A research survey involving over 13,000 Canadians found an association between being a child of divorce and an increased risk of stroke. The researchers pointed out they are not saying divorce causes stroke in children. They were trying to figure out why, after controlling for various factors, they found a higher risk of stroke for that group.
They also said they were observing strokes in people who today are between sixty and eighty years old, so divorce of their parents would have happened decades ago when the emotional and cultural impact was different. So today the impact of stroke on children of divorce might be less.
Their speculation is that there could be a physical impact of divorce on children. Dr. Kirk Garrat said, “So what’s worth looking at is not the socially charged issue of divorce itself, but rather what is the unique social trauma that might come along with divorce that perhaps alters something physiologically in children of divorce. And that could prove to give some direction to studies of stress, and how stress can cause real physical harm.” (Source: Businessweek.com)
The Adverse Childhood Experiences study conducted with about 19,000 consenting adults in San Diego, California found a relationship between stressful family experiences in childhood and chronic illness in adulthood. A strong relationship was seen between the number of adverse experiences and self-reports of cigarette smoking, obesity, physical inactivity, alcoholism, drug abuse, depression, suicide attempts, sexual promiscuity, and sexually transmitted diseases. The more adverse experiences a child had, the more likely it was they would have cancer, stroke, diabetes, heart disease, skeletal fractures, liver disease, and general poor health.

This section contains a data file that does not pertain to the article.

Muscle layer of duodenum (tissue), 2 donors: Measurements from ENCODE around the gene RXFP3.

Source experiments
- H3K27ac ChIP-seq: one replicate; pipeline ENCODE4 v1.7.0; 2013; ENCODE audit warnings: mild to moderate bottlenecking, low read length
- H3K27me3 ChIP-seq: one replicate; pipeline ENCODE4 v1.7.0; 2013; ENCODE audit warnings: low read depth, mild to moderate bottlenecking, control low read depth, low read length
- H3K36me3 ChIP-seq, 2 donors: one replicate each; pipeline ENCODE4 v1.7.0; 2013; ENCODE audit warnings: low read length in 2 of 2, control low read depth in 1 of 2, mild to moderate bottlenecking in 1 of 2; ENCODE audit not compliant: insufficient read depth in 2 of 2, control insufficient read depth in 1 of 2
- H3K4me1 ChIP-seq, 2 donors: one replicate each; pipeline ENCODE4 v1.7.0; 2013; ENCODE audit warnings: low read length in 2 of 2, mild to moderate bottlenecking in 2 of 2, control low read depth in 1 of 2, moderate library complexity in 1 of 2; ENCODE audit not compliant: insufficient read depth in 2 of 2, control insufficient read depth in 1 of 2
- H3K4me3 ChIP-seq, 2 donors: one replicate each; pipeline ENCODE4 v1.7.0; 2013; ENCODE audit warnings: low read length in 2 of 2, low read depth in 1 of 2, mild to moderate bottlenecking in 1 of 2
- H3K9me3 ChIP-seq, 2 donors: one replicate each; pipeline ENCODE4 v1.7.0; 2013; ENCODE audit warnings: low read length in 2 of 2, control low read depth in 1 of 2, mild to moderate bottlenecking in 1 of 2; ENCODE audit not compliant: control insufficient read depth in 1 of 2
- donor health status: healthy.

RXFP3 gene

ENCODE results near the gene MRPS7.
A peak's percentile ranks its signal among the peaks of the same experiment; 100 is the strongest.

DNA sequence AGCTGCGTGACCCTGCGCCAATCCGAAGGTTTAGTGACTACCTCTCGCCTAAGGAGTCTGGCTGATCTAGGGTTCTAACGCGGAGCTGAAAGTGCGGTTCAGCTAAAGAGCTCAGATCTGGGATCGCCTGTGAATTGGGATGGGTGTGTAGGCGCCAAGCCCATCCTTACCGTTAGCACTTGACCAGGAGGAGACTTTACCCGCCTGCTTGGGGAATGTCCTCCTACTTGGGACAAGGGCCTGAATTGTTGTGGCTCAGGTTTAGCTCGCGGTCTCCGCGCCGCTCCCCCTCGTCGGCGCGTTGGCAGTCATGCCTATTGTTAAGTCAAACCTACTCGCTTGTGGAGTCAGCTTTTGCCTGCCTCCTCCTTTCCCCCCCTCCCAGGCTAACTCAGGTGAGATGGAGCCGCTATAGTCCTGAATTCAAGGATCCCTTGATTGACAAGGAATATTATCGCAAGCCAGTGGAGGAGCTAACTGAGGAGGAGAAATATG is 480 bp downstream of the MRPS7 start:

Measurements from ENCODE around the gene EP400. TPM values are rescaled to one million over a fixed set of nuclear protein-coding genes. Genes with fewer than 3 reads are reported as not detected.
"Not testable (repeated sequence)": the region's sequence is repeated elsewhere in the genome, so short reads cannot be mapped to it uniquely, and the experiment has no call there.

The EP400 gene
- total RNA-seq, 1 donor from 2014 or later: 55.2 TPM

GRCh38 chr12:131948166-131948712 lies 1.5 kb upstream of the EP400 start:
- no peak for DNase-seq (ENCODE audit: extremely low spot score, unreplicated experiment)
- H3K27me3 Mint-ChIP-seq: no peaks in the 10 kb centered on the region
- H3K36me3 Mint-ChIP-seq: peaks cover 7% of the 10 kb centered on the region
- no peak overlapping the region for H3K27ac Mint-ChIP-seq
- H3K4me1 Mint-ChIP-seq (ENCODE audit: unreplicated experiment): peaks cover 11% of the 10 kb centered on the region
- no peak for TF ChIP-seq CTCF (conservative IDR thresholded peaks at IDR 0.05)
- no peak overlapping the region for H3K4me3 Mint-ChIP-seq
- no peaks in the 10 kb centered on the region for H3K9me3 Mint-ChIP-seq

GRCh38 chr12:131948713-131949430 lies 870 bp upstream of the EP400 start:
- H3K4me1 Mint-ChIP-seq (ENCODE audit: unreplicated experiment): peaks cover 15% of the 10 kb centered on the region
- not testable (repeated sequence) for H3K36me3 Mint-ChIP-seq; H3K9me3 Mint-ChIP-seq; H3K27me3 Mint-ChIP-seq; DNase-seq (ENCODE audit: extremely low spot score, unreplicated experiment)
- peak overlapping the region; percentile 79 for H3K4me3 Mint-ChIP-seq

It isn’t clear if the Canadian researchers were aware of the study in the United States which was published in 1998. (The Time article about the study says the link between divorce and stroke is new, but not according to the Adverse Childhood Experiences research.)
A problem with the Canadian study is they they could not account for some of the potential causes of stroke such as heredity. The children of parents who divorce undoubtedly would be influenced by the genetics of their parents, so not being able to account for such an important aspect of their physiology clearly is a hole, and one that is acknowledged, “There are several potential mediators we could not investigate in this study,” she says, “including diet, cholesterol levels, blood pressure, family history of stroke, childhood socioeconomic status.” (Source: Time.com)
The American study seems to give a nod to a possible connection between lifestyle choices and being a child of divorce. In other words, drinking alcohol, smoking, sedentariness, and overeating as a way of self-medicating for emotional pain, anxiety or depression would increase the risk of stroke. The Canadian researchers, to their credit, did say their study is just a first step toward trying to investigate a possible connection between stroke and a childhood situation that is generally stressful.
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